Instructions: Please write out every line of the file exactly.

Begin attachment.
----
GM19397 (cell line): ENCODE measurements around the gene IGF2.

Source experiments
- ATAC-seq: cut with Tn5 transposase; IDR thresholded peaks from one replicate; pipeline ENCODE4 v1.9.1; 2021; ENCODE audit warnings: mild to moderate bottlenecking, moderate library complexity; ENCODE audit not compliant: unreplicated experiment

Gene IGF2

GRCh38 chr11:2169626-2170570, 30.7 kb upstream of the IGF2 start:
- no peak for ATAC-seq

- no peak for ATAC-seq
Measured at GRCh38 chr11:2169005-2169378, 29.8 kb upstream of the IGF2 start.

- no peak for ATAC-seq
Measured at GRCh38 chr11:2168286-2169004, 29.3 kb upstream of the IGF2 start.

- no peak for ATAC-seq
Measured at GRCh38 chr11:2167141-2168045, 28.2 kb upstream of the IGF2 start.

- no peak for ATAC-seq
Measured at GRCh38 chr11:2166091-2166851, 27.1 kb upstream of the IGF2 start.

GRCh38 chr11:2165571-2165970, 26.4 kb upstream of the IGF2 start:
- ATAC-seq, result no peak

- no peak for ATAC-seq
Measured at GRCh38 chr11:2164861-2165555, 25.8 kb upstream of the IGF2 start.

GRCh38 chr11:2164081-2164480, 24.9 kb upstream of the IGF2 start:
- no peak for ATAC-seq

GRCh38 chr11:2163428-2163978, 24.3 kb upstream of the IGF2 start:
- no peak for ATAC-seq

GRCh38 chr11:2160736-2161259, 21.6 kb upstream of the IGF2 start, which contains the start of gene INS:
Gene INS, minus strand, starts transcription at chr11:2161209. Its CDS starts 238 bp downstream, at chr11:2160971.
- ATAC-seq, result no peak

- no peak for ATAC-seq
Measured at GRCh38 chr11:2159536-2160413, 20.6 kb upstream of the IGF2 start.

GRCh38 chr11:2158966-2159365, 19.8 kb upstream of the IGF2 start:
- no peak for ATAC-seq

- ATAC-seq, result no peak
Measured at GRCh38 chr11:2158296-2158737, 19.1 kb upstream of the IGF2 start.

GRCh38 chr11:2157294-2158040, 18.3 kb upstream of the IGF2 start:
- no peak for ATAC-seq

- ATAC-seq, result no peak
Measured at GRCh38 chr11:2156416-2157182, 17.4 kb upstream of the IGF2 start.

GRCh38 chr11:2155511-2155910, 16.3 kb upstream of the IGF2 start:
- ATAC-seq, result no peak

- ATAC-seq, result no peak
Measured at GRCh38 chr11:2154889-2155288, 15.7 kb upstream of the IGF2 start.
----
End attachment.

GM19397 (cell line): ENCODE measurements around the gene IGF2.

Source experiments
- ATAC-seq: cut with Tn5 transposase; IDR thresholded peaks from one replicate; pipeline ENCODE4 v1.9.1; 2021; ENCODE audit warnings: mild to moderate bottlenecking, moderate library complexity; ENCODE audit not compliant: unreplicated experiment

Gene IGF2

GRCh38 chr11:2169626-2170570, 30.7 kb upstream of the IGF2 start:
- no peak for ATAC-seq

- no peak for ATAC-seq
Measured at GRCh38 chr11:2169005-2169378, 29.8 kb upstream of the IGF2 start.

- no peak for ATAC-seq
Measured at GRCh38 chr11:2168286-2169004, 29.3 kb upstream of the IGF2 start.

- no peak for ATAC-seq
Measured at GRCh38 chr11:2167141-2168045, 28.2 kb upstream of the IGF2 start.

- no peak for ATAC-seq
Measured at GRCh38 chr11:2166091-2166851, 27.1 kb upstream of the IGF2 start.

GRCh38 chr11:2165571-2165970, 26.4 kb upstream of the IGF2 start:
- ATAC-seq, result no peak

- no peak for ATAC-seq
Measured at GRCh38 chr11:2164861-2165555, 25.8 kb upstream of the IGF2 start.

GRCh38 chr11:2164081-2164480, 24.9 kb upstream of the IGF2 start:
- no peak for ATAC-seq

GRCh38 chr11:2163428-2163978, 24.3 kb upstream of the IGF2 start:
- no peak for ATAC-seq

GRCh38 chr11:2160736-2161259, 21.6 kb upstream of the IGF2 start, which contains the start of gene INS:
Gene INS, minus strand, starts transcription at chr11:2161209. Its CDS starts 238 bp downstream, at chr11:2160971.
- ATAC-seq, result no peak

- no peak for ATAC-seq
Measured at GRCh38 chr11:2159536-2160413, 20.6 kb upstream of the IGF2 start.

GRCh38 chr11:2158966-2159365, 19.8 kb upstream of the IGF2 start:
- no peak for ATAC-seq

- ATAC-seq, result no peak
Measured at GRCh38 chr11:2158296-2158737, 19.1 kb upstream of the IGF2 start.

GRCh38 chr11:2157294-2158040, 18.3 kb upstream of the IGF2 start:
- no peak for ATAC-seq

- ATAC-seq, result no peak
Measured at GRCh38 chr11:2156416-2157182, 17.4 kb upstream of the IGF2 start.

GRCh38 chr11:2155511-2155910, 16.3 kb upstream of the IGF2 start:
- ATAC-seq, result no peak

- ATAC-seq, result no peak
Measured at GRCh38 chr11:2154889-2155288, 15.7 kb upstream of the IGF2 start.